This film about the LCVP provides an introduction and look at the nomenclature (00:44) of systems aboard these vessels. The film dates to 1944. LCVP is short for Landing Craft, Vehicle-Personnel, also known as a Higgins boat (named after its creator Andrew Higgins). The film begins by detailing the stats of the LCVP while showing footage of LCVPs skipping along the water then landing on shore (02:11), where they unload soldiers (02:15), vehicles (02:23), and cargo—such as ammunition (02:35). LCVPs are a crucial part in land-sea operations, which can involve ships as well as aircraft, such as dirigibles (03:04). The LCVP’s exterior construction details are recounted while one of the vessels is suspended by a crane (03:17), allowing the viewer to see every part of the boat, including the scuffle boards (03:53) and the keel-like skeg (04:01). That is followed by a look at the interior of the LCVP (05:08), covering the layout. This overview also briefly discusses the engine, engine controls, and how to operate the LCVP (05:37). The film then shows some of the features of the boat, such as the electric compass repeater (07:12), the adjustable wheel (07:23), and the gun pits in the decked-over aft, called the transom (08:21). Next, the film reviews the essential equipment the LCVP is stocked with (09:33). After covering the boat and necessary gear, the film explains the members and roles of the crew (12:03): the coxswain, engineer, sternman, and bowman. The film ends with the bowman and engineer releasing the ramp and troops deploying onto a beach (13:09), followed by the sternman acting as the signalman (13:47).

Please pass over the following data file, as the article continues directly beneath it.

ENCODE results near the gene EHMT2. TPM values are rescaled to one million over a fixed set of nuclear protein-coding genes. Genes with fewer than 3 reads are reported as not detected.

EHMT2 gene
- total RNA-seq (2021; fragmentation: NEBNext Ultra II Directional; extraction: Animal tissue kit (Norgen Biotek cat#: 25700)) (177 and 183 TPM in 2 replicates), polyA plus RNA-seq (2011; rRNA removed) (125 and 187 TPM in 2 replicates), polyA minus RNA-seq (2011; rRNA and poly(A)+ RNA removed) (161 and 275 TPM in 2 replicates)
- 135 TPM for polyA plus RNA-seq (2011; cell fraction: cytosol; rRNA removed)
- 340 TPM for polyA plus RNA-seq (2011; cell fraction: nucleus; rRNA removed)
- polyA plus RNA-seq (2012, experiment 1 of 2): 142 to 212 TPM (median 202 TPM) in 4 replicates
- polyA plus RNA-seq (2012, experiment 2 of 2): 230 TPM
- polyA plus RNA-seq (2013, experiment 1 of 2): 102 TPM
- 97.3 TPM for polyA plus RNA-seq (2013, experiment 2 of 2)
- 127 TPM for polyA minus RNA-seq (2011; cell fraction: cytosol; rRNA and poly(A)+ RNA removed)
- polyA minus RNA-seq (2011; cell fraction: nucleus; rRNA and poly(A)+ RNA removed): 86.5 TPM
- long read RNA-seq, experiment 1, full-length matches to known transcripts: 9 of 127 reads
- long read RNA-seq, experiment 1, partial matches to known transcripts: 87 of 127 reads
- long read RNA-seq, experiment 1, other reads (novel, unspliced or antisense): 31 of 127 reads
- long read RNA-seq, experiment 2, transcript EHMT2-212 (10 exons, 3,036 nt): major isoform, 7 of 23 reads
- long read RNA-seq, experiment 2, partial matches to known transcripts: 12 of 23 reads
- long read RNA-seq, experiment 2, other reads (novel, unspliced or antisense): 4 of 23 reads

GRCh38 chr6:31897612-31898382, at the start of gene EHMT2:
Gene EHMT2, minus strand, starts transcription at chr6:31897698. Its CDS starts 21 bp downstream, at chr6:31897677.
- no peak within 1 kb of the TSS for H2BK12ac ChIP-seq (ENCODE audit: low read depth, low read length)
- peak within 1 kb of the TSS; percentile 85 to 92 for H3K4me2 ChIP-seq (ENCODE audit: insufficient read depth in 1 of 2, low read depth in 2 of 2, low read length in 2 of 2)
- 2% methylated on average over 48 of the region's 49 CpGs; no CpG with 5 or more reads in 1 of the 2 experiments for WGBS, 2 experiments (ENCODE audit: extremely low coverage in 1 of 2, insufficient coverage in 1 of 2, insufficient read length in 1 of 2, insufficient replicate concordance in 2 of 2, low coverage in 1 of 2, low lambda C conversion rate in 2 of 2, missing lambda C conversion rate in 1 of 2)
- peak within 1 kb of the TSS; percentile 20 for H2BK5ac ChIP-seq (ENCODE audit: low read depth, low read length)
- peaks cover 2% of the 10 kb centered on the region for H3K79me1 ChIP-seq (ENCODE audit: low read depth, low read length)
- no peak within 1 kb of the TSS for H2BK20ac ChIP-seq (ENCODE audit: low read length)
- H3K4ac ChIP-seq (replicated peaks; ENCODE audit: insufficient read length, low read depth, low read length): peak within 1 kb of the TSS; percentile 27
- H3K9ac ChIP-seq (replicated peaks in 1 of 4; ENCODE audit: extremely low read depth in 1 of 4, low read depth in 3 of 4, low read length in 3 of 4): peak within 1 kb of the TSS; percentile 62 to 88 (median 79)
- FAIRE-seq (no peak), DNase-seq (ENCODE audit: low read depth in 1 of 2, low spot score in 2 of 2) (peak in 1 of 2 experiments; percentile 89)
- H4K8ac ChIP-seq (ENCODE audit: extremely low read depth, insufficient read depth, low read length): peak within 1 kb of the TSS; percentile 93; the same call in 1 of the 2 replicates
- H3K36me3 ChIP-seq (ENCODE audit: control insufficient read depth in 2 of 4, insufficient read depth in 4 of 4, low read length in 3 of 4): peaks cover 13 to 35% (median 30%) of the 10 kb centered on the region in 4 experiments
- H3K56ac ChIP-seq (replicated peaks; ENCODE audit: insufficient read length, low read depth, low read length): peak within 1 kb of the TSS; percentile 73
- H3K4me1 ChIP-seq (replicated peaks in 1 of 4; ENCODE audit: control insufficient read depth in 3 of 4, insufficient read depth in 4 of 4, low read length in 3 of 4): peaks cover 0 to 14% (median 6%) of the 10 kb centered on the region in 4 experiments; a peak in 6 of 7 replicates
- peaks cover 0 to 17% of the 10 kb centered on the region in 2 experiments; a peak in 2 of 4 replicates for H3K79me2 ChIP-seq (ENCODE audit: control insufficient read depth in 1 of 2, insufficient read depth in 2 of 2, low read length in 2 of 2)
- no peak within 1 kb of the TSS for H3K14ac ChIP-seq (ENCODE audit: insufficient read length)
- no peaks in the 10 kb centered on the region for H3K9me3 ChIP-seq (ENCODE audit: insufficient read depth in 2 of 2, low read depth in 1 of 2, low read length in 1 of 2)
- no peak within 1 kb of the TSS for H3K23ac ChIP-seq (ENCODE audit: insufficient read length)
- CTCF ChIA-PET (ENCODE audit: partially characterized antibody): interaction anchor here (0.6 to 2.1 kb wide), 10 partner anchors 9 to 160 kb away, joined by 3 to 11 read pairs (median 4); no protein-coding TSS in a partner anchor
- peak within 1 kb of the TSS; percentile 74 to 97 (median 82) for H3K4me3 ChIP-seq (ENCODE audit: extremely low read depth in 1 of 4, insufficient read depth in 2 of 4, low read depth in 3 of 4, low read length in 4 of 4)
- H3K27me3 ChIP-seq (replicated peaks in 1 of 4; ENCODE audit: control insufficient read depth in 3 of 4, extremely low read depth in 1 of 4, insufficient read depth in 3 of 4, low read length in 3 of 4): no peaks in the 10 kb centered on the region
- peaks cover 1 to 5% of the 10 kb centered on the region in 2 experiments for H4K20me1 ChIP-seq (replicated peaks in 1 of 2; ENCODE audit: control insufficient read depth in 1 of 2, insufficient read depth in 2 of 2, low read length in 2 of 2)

The landing craft, vehicle, personnel (LCVP) or Higgins boat was a landing craft used extensively in amphibious landings in World War II. The craft was designed by Andrew Higgins based on boats made for operating in swamps and marshes. More than 20,000 were built, by Higgins Industries and licensees. Typically constructed from plywood, this shallow-draft, barge-like boat could ferry a platoon-sized complement of 36 men to shore at 9 knots (17 km/h). Men generally entered the boat by climbing down a cargo net hung from the side of their troop transport; they exited by charging down the boat's bow ramp.
At just over 36 ft (11 m) long and just under 11 ft (3.4 m) wide, the LCVP was not a large craft. Powered by a 225-horsepower Diesel engine at 12 knots, it would sway in choppy seas, causing seasickness. Since its sides and rear were made of plywood, it offered limited protection from enemy fire. The Higgins boat could hold either a 36-man platoon, a jeep and a 12-man squad, or 8,000 lb (3.6 t) of cargo. Its shallow draft (3 feet aft and 2 feet, 2 inches forward) enabled it to run up onto the shoreline, and a semi-tunnel built into its hull protected the propeller from sand and other debris. The steel ramp at the front could be lowered quickly. It was possible for the Higgins boat to swiftly disembark men and supplies, reverse itself off the beach, and head back out to the supply ship for another load within three to four minutes.
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This film is part of the Periscope Film LLC archive, one of the largest historic military, transportation, and aviation stock footage collections in the USA. Entirely film backed, this material is available for licensing in 24p HD, 2k and 4k. For more information visit http://www.PeriscopeFilm.com